Venezuela’s Uncertain Future?

SANDALS Resorts (300 x 250)

President Hugo Chavez
News Americas, NEW YORK, NY, Fri. Jan. 11, 2013: Thursday, Jan. 10th was inauguration day in Venezuela but the man who has set to be sworn in as President for another term, Hugo Chavez, 58, was far away, in Cuba, reportedly in a hospital convalescing after a complex cancer surgery.

On Wednesday, Jan. 9th, the Supreme Court ruled that he could delay his inauguration past the Jan. 10 date set by the constitution. Now the Council of the Americas wants to know “What are the prospects and possible scenarios for change? What will be the implications for Venezuela’s economy, politics, and foreign policy? How should the United States and other hemispheric countries respond?”

These issues will be discussed by a stellar panel the COA has put together for January 14th from 10:30 a.m. at the Carnegie Endowment for International Peace, Root Room – 2nd Floor, 1779 Massachusetts Ave NW, Washington, D.C.

Speakers include Charles Shapiro, President, Institute of the Americas, former U.S. Ambassador to Venezuela; Russell Dallen, President and Editor-in-Chief, Latin American Herald Tribune, Caracas and Christopher Sabatini, Editor-in-Chief, Americas Quarterly and Senior Director of Policy, Americas Society/Council of the Americas.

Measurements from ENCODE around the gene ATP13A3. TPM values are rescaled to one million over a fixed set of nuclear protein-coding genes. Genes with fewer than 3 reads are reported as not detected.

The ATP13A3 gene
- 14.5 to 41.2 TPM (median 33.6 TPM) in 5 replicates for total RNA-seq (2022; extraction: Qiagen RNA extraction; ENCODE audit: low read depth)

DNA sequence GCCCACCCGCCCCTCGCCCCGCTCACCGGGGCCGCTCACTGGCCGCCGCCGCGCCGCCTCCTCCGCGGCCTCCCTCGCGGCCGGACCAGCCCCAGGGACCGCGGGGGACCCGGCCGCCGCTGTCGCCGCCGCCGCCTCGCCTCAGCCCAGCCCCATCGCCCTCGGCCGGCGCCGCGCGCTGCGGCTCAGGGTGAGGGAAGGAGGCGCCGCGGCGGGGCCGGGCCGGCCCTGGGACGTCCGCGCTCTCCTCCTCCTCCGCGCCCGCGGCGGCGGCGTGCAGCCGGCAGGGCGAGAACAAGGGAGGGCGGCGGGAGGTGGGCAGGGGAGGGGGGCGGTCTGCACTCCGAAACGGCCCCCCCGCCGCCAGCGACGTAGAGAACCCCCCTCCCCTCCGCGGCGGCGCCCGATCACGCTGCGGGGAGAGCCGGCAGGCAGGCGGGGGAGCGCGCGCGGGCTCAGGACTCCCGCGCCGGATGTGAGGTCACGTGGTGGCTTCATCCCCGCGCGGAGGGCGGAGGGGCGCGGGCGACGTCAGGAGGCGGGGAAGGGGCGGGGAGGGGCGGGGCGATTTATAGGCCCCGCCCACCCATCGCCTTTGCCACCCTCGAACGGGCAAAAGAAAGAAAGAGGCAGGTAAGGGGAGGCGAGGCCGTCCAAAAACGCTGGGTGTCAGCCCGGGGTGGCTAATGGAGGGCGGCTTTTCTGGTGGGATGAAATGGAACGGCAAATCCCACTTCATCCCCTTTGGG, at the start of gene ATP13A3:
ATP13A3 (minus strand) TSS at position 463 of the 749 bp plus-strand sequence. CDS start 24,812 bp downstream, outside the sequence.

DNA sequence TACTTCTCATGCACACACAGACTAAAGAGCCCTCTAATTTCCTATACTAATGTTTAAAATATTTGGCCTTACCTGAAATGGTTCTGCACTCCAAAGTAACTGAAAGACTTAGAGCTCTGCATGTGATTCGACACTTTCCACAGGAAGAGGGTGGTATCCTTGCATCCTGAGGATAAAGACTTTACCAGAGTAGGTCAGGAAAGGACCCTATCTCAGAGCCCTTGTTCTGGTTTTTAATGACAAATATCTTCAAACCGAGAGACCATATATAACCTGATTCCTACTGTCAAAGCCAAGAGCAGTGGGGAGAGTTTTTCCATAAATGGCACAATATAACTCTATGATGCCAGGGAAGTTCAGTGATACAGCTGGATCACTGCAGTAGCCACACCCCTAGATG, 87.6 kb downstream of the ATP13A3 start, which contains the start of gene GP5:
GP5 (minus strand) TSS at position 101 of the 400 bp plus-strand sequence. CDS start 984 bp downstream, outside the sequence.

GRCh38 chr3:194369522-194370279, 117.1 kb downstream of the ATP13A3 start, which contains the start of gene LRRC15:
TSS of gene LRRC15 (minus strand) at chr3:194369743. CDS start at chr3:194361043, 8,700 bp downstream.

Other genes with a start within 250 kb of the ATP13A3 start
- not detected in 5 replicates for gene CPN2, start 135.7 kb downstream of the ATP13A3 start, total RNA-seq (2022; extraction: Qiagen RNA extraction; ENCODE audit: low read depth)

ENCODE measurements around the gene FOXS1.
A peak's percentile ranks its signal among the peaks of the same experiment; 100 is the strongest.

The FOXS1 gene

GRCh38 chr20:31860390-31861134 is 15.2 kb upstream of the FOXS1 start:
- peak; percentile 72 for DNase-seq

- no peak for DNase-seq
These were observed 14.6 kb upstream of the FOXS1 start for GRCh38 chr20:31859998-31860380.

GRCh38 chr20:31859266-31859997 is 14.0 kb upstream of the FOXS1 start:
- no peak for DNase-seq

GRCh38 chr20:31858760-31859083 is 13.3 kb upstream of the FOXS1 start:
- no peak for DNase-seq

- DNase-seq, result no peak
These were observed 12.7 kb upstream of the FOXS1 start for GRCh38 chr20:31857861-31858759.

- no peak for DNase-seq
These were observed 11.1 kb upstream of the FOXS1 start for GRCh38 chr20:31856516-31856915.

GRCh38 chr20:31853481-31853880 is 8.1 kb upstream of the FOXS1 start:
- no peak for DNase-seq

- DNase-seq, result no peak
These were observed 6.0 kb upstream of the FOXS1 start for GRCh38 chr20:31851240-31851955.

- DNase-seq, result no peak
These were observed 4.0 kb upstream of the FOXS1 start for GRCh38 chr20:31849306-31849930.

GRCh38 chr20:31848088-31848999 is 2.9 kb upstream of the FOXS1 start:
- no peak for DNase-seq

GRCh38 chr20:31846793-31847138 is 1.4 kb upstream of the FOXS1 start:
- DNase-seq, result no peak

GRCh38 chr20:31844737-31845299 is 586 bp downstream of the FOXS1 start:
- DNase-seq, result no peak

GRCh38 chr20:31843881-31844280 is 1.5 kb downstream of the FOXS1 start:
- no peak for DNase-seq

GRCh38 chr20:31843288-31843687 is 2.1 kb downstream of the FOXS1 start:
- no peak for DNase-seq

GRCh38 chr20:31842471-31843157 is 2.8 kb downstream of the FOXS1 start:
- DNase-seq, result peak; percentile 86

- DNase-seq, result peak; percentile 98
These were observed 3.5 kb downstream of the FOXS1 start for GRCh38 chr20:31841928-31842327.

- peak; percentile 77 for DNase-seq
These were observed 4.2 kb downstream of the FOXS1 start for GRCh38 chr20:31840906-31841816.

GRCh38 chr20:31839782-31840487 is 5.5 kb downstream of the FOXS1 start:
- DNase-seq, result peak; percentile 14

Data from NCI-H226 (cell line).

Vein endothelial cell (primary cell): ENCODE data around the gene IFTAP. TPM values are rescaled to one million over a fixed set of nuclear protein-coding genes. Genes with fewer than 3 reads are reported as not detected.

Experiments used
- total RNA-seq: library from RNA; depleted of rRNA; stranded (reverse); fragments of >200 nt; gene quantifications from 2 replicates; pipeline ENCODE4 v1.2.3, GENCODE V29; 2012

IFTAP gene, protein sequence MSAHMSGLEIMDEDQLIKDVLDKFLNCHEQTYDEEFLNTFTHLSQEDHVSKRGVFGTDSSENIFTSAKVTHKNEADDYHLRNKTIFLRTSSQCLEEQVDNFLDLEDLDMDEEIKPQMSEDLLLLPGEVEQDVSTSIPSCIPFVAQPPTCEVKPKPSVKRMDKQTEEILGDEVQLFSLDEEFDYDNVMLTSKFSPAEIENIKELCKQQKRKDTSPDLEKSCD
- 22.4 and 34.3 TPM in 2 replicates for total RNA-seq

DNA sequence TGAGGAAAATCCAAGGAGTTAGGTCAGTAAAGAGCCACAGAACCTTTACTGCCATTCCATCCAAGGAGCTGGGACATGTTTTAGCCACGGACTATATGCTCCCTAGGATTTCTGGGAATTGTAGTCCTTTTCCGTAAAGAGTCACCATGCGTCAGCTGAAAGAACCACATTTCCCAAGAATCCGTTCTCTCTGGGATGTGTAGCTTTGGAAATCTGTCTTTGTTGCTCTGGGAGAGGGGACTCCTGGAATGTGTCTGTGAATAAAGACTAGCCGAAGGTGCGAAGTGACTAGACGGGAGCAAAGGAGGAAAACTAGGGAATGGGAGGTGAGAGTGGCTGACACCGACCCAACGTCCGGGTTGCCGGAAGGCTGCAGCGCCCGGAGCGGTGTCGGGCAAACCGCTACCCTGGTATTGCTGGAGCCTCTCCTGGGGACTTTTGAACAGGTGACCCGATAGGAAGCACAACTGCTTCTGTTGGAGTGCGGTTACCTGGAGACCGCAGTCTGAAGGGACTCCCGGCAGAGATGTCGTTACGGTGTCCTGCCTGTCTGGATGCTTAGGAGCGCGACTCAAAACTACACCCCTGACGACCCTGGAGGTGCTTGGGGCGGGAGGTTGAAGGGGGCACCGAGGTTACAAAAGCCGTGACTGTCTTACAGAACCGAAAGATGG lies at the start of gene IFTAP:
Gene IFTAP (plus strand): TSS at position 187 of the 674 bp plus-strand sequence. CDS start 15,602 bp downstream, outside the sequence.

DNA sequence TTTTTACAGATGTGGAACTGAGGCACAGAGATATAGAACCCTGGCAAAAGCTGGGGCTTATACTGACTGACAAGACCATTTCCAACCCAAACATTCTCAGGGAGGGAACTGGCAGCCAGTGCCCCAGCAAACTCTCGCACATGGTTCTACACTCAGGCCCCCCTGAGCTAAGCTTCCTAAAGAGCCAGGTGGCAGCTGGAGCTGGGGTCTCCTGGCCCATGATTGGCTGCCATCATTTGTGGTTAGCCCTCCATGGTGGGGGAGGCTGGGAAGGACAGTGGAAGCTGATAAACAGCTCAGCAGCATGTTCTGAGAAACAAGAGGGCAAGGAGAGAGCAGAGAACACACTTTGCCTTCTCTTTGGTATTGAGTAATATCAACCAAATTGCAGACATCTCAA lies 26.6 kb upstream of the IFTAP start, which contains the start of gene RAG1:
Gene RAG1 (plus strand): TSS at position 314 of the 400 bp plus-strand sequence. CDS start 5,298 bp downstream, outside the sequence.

The forum comes as the opposition in Venezuela and some constitutional experts say the president of the National Assembly should take over on an interim basis as President, which would still give Chavez up to 180 days to return and be sworn in. But government has said no to that idea.
Chávez’s anointed political heir, Vice President Nicolas Maduro, is running the government.

On Thursday, the Secretary General of the Organization of American States, (OAS), José Miguel Insulza, said in statements to the press that the hemispheric body “fully respects the decision of the constitutional powers of Venezuela regarding the inauguration of the President of that country.”

“The issue has been resolved by the three branches of government of Venezuela: it was presented by the executive, considered by the legislature and decided by the judiciary”. The possibilities have been exhausted and therefore the process that will take place in that country is that which has been decided by the three powers,” said Secretary General Insulza.

The head of the hemispheric institution added that the Venezuelan state authorities “chose a path that allows time for the situation to be ascertained and provides a waiting period for the President-elect to be sworn in again.”

Responding to a question from journalists, the Secretary General said “if any country wants to take up this or any other topic in the OAS, they can bring it to the Permanent Council.” He added that “the OAS participates when there is institutional crisis between the powers of a state, but here there is no need for any authority of the Venezuelan state to rule on the issue. They must interpret the Constitution and how they interpret it is their prerogative.”